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On the bus with IADC Class 48

WASHINGTON, DC (August 29) – The Inter-American Defense College ushered its 48th class on Hemispheric Defense and Security through the doors on July 14. But they wasted no time ushering the multinational group right back out - and into buses - for trips that ranged from an orientation tour of DC, to visits to OAS headquarters and the Inter-American Defense Board.

This year’s class boasts 51 students from 14 countries throughout Latin and Central America. Thirteen percent of the class is civilian, and five percent is female, but they are all senior-level officials in their respective capacities. Although the majority of the briefings and presentations are done in the college’s newly-renovated and modernized auditorium, IADC-sponsored trips have taken the students on tours of the Fort Myer community, Arlington Cemetery, the US Capitol, the National Mall, the OAS headquarters and the Inter-American Defense Board.

The students’ families, not to be left out, also had the opportunity to share experiences and get to know each other, Aug. 8, during the IADC Family Day, which included a barbecue and sports activities. Chief of Studies, Brig. Gen. Roberto Rodríguez of Guatemala, said Class 48’s participation in the college’s 11-month course serves as a unique opportunity for them and their families.

“The vision of the Director (U.S. Rear Adm. Moira Flanders) is to widen the spectrum of education for the students,” explained Rodríguez. “She is actively pursuing partnerships with other academic institutions in order to get more opportunities and better education for them. They will emerge better educated in security and defense, and their families will be better educated in the cultures and traditions of the United States and other nations.”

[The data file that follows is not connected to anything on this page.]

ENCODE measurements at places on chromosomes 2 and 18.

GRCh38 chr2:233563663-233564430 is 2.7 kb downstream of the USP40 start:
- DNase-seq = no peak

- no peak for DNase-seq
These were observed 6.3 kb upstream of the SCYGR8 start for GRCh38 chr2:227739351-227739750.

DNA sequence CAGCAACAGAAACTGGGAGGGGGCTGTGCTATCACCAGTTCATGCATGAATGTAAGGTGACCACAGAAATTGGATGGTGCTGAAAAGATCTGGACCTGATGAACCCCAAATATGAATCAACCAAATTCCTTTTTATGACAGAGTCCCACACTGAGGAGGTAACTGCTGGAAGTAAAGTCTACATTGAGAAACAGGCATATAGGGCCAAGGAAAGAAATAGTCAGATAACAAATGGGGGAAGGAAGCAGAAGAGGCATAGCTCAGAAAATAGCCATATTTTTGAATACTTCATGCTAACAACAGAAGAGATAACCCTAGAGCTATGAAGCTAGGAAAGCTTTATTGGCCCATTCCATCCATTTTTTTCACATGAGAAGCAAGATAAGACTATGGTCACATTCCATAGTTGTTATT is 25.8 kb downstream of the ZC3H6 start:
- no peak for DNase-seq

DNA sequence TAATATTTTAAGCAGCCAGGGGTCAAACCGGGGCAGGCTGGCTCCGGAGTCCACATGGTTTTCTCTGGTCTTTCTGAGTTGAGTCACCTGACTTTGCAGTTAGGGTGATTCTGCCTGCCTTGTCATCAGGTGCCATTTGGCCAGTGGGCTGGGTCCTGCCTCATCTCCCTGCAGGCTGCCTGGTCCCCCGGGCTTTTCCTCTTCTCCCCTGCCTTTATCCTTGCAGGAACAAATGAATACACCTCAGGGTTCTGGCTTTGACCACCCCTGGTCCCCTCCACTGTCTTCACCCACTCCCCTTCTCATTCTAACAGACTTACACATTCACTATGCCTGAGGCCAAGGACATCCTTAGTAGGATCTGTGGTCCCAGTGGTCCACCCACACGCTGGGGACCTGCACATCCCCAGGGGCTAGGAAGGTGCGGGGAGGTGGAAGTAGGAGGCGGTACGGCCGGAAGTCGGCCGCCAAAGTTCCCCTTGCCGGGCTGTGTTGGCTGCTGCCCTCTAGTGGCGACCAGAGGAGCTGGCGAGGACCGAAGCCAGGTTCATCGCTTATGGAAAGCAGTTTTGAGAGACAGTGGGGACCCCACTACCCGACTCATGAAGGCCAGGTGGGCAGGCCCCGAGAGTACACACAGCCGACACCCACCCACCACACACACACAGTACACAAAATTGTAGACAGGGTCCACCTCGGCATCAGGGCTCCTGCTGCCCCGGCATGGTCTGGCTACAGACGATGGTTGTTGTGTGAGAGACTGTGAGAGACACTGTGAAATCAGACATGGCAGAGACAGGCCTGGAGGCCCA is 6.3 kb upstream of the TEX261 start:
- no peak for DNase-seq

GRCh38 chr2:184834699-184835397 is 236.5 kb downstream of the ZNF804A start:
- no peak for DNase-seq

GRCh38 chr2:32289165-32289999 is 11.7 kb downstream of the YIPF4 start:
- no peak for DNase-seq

I study alongside personnel from regions such as Central America, South America and North America,” explained Capt. César Olivares of México. “And we routinely analyze the most difficult issues facing our governments and countries, in a multidisciplinary environment, and with unparalleled academic freedom. I believe the objectives of the Inter-American Defense College are achieved as far as empowering us to perform, and be responsible leaders, in the hemisphere.”
            “The trips add a more global aspect to being at the college,” added Marilin Rejala of Paraguay, who has served as a congresswoman and as vice-president of the Commission on Defense, Security and Civil Relations in her country. “I have dedicated my life to the study of issues of international hemispheric security, and in my opinion, the college is the pinnacle of knowledge on this theme. I think my experience here will help me to support the legislative system in my country more efficiently when I go back to Paraguay.”

Class 48’s future travels will take them to New York in October, and other key U.S. cities in May, where they will visit academic and military seats of education and interact with senior-level officials on themes related to their studies.

The IADC, located on Fort Lesley J. McNair, is one of the foremost institutes of learning for senior-level military, police, and diplomatic officials with an interest in security and defense issues facing Latin America today. An entity of the Organization of American States, the IADC is able to offer approximately 60 students a year from member states of the OAS an unparalleled educational and research experience. Former IADC students include two presidents, 31 ministers, 539 generals and admirals and many other high-ranking officials.

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